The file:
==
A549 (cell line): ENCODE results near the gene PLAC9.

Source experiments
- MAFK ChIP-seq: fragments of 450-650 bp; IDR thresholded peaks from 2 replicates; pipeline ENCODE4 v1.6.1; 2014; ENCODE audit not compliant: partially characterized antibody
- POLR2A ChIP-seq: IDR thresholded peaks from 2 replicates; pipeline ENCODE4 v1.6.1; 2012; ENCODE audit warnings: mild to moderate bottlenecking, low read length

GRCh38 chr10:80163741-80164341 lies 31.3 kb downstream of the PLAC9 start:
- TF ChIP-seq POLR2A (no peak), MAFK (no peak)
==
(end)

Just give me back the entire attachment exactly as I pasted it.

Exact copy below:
A549 (cell line): ENCODE results near the gene PLAC9.

Source experiments
- MAFK ChIP-seq: fragments of 450-650 bp; IDR thresholded peaks from 2 replicates; pipeline ENCODE4 v1.6.1; 2014; ENCODE audit not compliant: partially characterized antibody
- POLR2A ChIP-seq: IDR thresholded peaks from 2 replicates; pipeline ENCODE4 v1.6.1; 2012; ENCODE audit warnings: mild to moderate bottlenecking, low read length

GRCh38 chr10:80163741-80164341 lies 31.3 kb downstream of the PLAC9 start:
- TF ChIP-seq POLR2A (no peak), MAFK (no peak)